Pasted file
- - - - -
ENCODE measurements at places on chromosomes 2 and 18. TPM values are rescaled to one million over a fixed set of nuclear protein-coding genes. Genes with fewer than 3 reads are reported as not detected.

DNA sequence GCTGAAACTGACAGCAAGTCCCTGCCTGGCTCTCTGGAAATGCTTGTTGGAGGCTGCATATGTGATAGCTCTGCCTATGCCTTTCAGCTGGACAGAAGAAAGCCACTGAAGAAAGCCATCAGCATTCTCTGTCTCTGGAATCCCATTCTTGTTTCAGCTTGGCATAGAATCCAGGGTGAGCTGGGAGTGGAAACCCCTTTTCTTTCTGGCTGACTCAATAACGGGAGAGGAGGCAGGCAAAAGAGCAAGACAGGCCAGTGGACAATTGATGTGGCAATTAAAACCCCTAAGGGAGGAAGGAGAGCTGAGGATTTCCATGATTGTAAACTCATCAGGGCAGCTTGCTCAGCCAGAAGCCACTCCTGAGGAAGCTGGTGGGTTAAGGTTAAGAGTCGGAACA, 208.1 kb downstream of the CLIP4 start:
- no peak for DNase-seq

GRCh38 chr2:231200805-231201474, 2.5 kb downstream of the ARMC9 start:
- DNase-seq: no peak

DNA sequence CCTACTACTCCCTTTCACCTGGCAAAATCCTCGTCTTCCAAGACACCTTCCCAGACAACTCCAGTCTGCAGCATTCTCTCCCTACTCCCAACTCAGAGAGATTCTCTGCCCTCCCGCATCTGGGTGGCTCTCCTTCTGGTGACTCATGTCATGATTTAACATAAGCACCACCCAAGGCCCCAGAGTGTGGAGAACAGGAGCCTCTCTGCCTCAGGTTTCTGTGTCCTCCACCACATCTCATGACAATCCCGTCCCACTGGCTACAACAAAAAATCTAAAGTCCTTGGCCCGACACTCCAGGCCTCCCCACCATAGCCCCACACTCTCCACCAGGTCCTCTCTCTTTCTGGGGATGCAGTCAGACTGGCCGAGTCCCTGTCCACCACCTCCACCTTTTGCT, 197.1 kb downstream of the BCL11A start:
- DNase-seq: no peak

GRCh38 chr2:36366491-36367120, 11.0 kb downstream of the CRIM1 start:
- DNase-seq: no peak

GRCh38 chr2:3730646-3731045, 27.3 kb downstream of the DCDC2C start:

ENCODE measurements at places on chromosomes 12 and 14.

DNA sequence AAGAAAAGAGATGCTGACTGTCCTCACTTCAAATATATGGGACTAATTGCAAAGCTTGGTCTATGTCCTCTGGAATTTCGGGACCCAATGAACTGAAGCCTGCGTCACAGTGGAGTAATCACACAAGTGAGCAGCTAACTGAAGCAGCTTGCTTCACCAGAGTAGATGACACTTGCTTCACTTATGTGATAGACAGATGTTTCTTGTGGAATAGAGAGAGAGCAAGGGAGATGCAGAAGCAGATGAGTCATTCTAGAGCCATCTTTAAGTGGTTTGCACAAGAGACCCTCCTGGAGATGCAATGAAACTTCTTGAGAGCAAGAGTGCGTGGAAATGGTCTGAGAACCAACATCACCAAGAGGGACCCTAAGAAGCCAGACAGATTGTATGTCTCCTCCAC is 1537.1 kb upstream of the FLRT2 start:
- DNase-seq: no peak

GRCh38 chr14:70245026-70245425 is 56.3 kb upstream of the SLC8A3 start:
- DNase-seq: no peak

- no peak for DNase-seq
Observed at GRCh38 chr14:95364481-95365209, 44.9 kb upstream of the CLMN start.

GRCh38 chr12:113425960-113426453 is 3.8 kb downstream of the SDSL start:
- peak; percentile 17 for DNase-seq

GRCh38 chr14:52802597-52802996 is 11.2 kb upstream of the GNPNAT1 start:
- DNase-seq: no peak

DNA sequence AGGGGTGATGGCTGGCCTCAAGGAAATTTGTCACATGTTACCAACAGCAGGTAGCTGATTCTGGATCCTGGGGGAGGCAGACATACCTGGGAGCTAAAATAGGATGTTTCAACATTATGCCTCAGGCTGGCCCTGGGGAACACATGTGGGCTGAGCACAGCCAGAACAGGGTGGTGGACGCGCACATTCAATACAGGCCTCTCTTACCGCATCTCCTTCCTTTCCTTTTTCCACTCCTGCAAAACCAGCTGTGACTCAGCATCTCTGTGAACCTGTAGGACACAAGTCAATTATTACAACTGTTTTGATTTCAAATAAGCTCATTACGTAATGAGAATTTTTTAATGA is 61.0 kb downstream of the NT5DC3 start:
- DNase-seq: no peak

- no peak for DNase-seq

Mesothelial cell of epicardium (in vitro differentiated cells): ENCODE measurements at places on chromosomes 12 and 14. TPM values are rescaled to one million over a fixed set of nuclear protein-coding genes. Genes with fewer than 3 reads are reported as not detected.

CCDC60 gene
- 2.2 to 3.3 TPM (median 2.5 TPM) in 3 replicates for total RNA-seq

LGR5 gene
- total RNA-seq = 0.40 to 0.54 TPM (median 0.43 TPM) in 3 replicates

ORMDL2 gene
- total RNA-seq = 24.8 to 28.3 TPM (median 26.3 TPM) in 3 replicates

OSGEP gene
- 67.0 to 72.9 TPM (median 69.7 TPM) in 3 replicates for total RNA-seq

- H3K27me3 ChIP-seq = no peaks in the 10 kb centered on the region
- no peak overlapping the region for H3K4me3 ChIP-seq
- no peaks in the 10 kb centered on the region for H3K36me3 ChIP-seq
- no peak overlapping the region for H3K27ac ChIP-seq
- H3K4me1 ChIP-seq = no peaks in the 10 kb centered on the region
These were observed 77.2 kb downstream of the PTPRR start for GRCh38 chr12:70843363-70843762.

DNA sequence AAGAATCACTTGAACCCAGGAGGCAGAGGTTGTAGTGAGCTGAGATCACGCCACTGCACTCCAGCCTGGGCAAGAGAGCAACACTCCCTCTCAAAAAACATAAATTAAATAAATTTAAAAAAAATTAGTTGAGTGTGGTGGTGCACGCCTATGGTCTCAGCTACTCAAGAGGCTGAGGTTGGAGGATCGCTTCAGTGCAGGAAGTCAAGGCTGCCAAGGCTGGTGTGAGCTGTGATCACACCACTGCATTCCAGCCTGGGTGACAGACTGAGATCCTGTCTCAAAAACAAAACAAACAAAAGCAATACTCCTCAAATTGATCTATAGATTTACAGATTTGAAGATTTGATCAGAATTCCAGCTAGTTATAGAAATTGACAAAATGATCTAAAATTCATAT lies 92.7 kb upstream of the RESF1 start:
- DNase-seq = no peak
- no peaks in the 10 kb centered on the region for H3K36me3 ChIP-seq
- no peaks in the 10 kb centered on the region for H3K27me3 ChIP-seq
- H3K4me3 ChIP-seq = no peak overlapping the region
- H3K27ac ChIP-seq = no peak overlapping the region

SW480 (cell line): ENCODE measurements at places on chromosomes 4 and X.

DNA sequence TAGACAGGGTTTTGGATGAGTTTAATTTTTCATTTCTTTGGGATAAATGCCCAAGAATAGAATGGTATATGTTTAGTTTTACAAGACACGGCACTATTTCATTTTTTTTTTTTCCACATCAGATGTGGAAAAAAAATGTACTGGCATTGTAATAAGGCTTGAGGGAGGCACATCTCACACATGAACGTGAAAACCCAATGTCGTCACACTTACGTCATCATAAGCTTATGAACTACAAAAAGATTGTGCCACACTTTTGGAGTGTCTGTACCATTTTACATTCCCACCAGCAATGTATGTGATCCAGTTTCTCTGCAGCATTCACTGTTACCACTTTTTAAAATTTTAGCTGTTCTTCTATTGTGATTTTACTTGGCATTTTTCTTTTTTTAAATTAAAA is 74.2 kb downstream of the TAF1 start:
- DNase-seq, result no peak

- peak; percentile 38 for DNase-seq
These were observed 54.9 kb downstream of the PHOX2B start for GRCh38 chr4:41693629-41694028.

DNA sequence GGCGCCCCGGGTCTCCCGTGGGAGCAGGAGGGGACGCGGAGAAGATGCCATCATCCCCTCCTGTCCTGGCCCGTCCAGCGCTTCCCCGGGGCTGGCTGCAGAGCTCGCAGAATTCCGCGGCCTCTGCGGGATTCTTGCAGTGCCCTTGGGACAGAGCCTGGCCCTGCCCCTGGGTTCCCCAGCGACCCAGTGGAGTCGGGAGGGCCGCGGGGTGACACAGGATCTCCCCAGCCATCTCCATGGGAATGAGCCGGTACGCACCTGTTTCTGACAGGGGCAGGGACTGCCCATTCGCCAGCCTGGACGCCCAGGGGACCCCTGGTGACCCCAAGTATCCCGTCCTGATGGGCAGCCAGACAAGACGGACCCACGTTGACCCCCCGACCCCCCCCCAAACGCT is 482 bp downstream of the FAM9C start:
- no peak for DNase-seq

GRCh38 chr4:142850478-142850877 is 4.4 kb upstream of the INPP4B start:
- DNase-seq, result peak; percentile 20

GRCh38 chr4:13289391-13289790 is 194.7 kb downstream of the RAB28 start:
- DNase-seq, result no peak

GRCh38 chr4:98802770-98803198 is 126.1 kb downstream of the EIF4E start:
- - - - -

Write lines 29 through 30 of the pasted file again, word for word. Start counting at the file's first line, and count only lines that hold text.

- total RNA-seq = 0.40 to 0.54 TPM (median 0.43 TPM) in 3 replicates

ORMDL2 gene